Why Death of Chief Knowledge Officers is a Good Thing

Jim Lee's picture

Recently, I was asked to find organizations with CKOs (Chief Knowledge Officer). It occurred to me that I haven’t really heard of one in recent memory. So why is that? While I don’t have a definitive answer, I have a suspicion (a hope really): not only are CKOs not needed, we shouldn’t want them. That may seem like an outlandish statement from someone who loves knowledge management, but there is a very good reason why we shouldn’t lament the demise of the CKO. 

How To Show A Lessons Learned KM Program Has Real Business Value

Mercy Harper's picture

Beatrice Le Moing, Knowledge Management Program Manager at Schneider Electric, explains how to make a lessons learned KM program create real value for a company.

If you would like to view more interviews with breakout speakers from APQC’s 2015 KM Conference you can view the entire playlist at our YouTube Channel.

6 Surprises about the Future of Work

Lauren Trees's picture

Something that surprised me at APQC’s 2015 Knowledge Management Conference was the audience reaction to six “future of work” trends futurist Andy Hines shared during his keynote. Andy described six potential surprises on the horizon, from generational shifts in the workplace to the rise of machine learning, the decoupling of work from physical offices, and the need to relax HR policies to attract the best talent.

The Four Strategic Questions Everyone Should Ask

Carla O'Dell's picture

The motto for strategic planning used to be “Think long-term!” —five, ten, fifteen years out. 

Throw that old adage out the window.  It never really worked, and now we don’t even have the illusion that it might.  No one can predict that far out anymore. If weather forecasts are relatively unreliable more than three DAYS out, what makes you think you can predict global markets, the vagaries of customer tastes, the pace of technology change or the moves of competitors?

Microsoft Balances Innovation and Knowledge Reuse

Mercy Harper's picture

How do you get people to create innovative ideas while also pushing the importance of reusing knowledge?

This question came up at the end of APQC’s Knowledge Management (KM) Community Call, a webinar that featured Jean-Claude Monney and Mark Szalkiewics from Microsoft.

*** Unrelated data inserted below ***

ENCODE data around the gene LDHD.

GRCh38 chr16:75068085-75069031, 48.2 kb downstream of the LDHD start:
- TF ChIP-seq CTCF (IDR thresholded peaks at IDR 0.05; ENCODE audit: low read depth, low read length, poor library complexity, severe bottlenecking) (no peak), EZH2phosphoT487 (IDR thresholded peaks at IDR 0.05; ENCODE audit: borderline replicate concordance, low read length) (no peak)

Here’s how Mark responded to this tricky—but important—question:

Adam Grant on How to Incentivize People to Share Knowledge

Carla O'Dell's picture

At APQC’s recent 20th annual KM conference, the perennial question on how to create incentives for collaborative behavior came up.

Make Enterprise Search Magical Without Money

Mercy Harper's picture

APQC’s research finds that best practice organizations actually don’t have significantly better search technology. Instead, they meet employees’ search needs with superior processes and approaches to content management.

Great Knowledge Management Must be Visible

Jim Lee's picture

In my last musings, I pondered the impending death of knowledge management but never really came to a conclusion regarding its health: that is, whether or not we find it today on life support. The reason was due to a trip down memory lane, but that’s simply because I see that the parallels between digital computing and knowledge management are many (think: centralized, then decentralized, then centralized again, then decentralized again, then centralized making a comeback).

What Is the Key to Building a KM Program from the Ground Up? Find the Pain

Lauren Trees's picture

APQC recently talked to Beth Houlis, manager, knowledge management and information technology at Liberty Mutual Insurance, about the challenges her organization faced in building a knowledge management program from the ground up. Beth discusses the keys to making a business case, getting funding, building a strategy, and measuring initial ROI.

Beth Houlis will be a breakout session presenter at APQC’s 2015 Knowledge Management Conference April 30-May 1.  

Why KM Is More Fun Than Restructuring

Carla O'Dell's picture

Knowledge sharing networks and communities of practice are way more fun than organization restructuring. Networks and communities flatten the status structure and create cross-silo knowledge flows without the pain and disruption of reorganizing. I was reminded of this following my Big Thinkers, Big Ideas interview with Bob Buckman, who was an early adopter of KM when he was chairman of Bulab Holdings.